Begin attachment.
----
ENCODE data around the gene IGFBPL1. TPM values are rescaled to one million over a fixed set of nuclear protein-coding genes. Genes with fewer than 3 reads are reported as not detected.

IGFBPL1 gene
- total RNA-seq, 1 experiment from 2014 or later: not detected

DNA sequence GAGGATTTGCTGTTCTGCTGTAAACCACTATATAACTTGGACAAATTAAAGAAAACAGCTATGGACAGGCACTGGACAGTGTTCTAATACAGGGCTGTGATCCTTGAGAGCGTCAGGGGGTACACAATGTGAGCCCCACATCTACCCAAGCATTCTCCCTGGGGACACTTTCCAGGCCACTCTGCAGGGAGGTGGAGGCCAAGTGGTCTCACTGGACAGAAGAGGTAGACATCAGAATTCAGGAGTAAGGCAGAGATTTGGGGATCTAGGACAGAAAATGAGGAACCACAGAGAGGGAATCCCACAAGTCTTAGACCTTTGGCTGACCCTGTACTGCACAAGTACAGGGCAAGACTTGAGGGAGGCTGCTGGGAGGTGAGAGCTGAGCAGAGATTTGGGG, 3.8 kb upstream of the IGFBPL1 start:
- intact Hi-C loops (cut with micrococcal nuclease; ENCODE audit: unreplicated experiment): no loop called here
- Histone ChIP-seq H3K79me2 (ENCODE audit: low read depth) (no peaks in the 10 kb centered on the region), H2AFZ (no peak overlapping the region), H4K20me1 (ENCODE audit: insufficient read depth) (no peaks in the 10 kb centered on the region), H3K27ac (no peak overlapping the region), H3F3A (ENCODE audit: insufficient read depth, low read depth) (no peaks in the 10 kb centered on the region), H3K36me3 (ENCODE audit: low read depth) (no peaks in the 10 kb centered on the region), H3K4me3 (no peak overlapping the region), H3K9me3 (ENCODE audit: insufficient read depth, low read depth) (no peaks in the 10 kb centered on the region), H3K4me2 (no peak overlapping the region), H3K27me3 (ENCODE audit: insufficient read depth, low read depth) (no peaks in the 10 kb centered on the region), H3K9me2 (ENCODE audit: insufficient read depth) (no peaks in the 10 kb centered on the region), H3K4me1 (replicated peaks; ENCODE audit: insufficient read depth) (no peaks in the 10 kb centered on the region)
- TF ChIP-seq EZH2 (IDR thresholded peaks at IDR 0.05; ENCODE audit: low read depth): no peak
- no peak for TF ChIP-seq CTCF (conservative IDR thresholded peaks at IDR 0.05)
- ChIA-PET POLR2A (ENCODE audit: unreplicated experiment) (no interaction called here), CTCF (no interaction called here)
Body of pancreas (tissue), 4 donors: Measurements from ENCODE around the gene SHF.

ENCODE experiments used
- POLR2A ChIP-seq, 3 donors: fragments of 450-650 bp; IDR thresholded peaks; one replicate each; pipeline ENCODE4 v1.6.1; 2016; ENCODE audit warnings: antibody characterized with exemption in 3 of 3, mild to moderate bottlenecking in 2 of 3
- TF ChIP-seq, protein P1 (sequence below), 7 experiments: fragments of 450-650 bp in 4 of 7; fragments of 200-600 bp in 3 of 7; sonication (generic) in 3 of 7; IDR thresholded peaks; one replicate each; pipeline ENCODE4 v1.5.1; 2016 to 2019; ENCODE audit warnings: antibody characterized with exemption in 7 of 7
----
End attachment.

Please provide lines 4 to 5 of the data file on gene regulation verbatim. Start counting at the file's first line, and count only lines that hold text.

DNA sequence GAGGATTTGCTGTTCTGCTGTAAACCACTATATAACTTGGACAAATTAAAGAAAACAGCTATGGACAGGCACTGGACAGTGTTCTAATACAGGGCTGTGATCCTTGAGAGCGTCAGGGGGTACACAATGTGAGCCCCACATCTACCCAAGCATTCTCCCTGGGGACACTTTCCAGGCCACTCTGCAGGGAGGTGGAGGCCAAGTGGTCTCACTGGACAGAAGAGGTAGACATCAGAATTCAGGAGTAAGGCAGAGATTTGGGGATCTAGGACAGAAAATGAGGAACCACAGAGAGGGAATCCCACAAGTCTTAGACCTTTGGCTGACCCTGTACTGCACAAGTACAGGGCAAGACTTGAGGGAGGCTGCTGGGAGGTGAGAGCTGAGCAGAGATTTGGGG, 3.8 kb upstream of the IGFBPL1 start:
- intact Hi-C loops (cut with micrococcal nuclease; ENCODE audit: unreplicated experiment): no loop called here